In United States v. Birkedahl, No. 19-2304 (2d Cir. Aug. 25, 2020), the Second Circuit (Sullivan, joined by Park and Nardini)) rejected a challenge to a special condition of supervised release requiring testing by “computerized voice stress analyzer (CVSA)” to verify the defendant’s compliance with conditions in a child pornography possession case. Birkedahl had contested the scientific reliability of this technique and asked for a hearing, which was denied. The Court of Appeals held that the challenge was not “ripe” for review because the technology was rapidly evolving and could advance in the year before it would be used in Birkedahl’s supervision. Since Birkedahl will not be harmed by the test until it is used to monitor his supervised release, the Court held that he may challenge it when his supervision begins and will not be disadvantaged by the Court’s foregoing review until that time.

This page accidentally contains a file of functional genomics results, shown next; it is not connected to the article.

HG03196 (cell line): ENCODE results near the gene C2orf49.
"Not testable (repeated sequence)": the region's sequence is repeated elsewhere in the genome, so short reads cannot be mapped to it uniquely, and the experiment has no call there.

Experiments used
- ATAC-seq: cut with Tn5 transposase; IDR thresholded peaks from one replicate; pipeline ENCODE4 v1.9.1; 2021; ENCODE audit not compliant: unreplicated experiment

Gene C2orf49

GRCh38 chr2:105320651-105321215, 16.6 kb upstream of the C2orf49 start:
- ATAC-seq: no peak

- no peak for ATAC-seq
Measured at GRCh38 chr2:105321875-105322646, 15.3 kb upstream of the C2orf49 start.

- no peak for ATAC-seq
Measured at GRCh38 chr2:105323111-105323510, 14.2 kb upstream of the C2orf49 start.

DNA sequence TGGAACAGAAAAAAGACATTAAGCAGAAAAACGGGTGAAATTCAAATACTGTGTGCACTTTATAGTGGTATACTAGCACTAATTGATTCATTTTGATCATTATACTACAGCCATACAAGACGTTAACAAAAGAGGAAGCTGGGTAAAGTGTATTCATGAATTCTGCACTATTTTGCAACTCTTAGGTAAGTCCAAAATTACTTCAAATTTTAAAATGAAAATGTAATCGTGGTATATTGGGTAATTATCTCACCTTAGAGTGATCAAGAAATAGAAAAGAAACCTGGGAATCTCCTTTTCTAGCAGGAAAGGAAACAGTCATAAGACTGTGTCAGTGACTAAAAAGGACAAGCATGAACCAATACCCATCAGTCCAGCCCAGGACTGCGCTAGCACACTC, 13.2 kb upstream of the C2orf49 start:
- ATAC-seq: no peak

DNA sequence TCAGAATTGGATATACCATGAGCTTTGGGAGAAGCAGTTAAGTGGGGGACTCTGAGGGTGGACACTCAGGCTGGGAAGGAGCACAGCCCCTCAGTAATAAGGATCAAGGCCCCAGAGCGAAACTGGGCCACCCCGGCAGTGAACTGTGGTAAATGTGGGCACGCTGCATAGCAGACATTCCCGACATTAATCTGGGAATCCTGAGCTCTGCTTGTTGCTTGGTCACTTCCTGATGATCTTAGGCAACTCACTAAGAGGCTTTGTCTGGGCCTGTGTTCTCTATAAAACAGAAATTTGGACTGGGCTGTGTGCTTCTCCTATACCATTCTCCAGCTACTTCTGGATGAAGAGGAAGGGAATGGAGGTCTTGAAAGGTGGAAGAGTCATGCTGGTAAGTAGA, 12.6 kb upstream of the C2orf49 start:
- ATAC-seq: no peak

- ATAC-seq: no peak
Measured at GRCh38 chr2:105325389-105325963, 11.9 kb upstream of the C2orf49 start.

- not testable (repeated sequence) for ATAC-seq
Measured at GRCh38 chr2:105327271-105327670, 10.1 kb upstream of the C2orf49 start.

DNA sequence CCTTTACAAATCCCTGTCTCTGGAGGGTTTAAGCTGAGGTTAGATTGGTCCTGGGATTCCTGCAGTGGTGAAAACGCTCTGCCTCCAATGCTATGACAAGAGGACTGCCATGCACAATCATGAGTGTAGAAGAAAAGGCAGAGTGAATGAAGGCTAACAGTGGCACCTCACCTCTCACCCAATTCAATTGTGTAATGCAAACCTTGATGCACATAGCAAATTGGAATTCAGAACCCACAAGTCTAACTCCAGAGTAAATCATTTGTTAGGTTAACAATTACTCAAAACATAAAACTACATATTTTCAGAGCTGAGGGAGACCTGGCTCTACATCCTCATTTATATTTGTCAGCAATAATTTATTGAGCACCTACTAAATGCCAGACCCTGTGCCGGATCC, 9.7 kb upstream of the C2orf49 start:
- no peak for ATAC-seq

The court also rejected as not ripe Birkedahl’s challenge to the condition that the probation officer may require him to inform others of the risk that he poses. Since this condition was contingent upon the court finding that he posed a risk, “a contingency that may never occur,” it was not ripe for review.
Finally, the Court rejected on the merits Birkedahl’s contention that the special condition requiring him to participate in sex offender treatment gave too much discretion to the probation officer is a supervisory role. The Court held that a statement by the district court that the probation officer only had supervisory authority over administrative details like the selection of a provider and scheduling made it a limited delegation that was lawful.